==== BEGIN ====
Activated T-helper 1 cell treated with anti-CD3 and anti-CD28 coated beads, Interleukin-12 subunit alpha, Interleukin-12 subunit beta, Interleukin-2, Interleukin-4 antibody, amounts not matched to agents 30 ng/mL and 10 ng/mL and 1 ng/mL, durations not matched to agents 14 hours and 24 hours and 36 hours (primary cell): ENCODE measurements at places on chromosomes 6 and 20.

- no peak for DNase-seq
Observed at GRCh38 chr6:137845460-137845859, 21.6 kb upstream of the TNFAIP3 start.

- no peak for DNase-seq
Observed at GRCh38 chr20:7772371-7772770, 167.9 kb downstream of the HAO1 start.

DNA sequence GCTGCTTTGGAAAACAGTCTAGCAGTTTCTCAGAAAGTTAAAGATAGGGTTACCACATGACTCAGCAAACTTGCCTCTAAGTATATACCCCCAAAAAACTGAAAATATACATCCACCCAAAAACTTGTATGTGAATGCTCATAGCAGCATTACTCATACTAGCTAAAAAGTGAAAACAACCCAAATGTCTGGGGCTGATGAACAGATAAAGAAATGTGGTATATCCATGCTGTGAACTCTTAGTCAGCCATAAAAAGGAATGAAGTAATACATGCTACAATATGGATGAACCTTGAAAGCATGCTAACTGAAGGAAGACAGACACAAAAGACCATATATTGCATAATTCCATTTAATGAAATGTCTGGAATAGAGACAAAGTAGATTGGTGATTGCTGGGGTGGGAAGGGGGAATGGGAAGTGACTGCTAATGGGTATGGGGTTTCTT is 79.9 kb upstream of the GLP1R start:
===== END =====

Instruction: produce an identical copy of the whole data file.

Activated T-helper 1 cell treated with anti-CD3 and anti-CD28 coated beads, Interleukin-12 subunit alpha, Interleukin-12 subunit beta, Interleukin-2, Interleukin-4 antibody, amounts not matched to agents 30 ng/mL and 10 ng/mL and 1 ng/mL, durations not matched to agents 14 hours and 24 hours and 36 hours (primary cell): ENCODE measurements at places on chromosomes 6 and 20.

- no peak for DNase-seq
Observed at GRCh38 chr6:137845460-137845859, 21.6 kb upstream of the TNFAIP3 start.

- no peak for DNase-seq
Observed at GRCh38 chr20:7772371-7772770, 167.9 kb downstream of the HAO1 start.

DNA sequence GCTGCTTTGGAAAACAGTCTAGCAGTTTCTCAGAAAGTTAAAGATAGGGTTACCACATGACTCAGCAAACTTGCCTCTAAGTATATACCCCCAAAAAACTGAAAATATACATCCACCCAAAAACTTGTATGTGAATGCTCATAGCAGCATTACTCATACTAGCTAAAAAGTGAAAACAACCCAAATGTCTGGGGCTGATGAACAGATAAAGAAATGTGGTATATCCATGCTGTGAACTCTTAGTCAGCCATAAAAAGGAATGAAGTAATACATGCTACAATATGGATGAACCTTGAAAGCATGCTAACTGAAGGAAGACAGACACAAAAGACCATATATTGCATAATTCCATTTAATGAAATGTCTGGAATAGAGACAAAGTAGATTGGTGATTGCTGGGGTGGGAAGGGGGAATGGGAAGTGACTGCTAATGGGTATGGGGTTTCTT is 79.9 kb upstream of the GLP1R start: